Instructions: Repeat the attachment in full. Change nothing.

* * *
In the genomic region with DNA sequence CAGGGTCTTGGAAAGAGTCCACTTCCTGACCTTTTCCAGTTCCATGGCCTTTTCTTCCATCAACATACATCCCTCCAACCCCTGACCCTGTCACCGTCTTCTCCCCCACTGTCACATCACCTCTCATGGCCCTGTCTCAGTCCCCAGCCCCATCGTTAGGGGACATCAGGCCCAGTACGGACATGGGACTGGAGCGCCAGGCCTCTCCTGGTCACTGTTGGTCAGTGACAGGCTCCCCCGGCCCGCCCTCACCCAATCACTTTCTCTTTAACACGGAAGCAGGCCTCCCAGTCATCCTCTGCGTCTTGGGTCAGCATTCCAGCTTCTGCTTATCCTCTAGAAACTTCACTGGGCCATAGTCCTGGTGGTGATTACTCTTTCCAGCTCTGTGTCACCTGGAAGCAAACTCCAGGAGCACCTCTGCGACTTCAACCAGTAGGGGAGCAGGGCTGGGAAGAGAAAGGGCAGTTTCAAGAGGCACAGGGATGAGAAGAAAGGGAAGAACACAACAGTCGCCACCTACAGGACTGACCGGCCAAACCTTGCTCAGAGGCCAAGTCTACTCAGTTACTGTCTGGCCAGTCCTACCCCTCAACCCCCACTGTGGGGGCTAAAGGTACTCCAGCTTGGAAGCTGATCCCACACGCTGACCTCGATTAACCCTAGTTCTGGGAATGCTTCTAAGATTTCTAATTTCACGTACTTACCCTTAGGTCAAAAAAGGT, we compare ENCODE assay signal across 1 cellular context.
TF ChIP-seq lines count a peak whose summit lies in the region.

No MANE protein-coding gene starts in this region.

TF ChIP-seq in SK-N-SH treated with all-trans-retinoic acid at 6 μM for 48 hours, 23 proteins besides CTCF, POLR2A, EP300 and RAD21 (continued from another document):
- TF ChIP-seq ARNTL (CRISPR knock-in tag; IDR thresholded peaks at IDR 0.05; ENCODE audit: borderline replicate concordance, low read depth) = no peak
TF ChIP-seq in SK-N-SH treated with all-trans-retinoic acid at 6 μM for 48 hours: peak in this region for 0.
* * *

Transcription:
In the genomic region with DNA sequence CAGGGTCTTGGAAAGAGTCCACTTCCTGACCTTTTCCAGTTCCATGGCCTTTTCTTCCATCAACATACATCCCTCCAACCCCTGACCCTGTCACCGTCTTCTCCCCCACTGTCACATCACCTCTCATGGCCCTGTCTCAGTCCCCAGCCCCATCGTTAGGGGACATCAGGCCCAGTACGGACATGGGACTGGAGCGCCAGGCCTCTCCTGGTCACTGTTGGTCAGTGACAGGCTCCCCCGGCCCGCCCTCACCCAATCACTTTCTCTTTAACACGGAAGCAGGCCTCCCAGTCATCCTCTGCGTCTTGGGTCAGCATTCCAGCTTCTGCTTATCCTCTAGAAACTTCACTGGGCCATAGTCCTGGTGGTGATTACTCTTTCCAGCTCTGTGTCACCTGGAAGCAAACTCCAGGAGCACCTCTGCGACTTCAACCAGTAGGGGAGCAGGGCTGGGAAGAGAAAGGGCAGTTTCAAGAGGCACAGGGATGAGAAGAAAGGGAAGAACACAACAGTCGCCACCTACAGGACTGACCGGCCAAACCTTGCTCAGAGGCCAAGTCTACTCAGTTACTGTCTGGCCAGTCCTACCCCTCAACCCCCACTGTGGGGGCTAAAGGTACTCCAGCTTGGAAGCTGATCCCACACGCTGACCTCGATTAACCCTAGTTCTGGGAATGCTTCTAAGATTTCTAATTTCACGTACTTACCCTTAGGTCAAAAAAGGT, we compare ENCODE assay signal across 1 cellular context.
TF ChIP-seq lines count a peak whose summit lies in the region.

No MANE protein-coding gene starts in this region.

TF ChIP-seq in SK-N-SH treated with all-trans-retinoic acid at 6 μM for 48 hours, 23 proteins besides CTCF, POLR2A, EP300 and RAD21 (continued from another document):
- TF ChIP-seq ARNTL (CRISPR knock-in tag; IDR thresholded peaks at IDR 0.05; ENCODE audit: borderline replicate concordance, low read depth) = no peak
TF ChIP-seq in SK-N-SH treated with all-trans-retinoic acid at 6 μM for 48 hours: peak in this region for 0.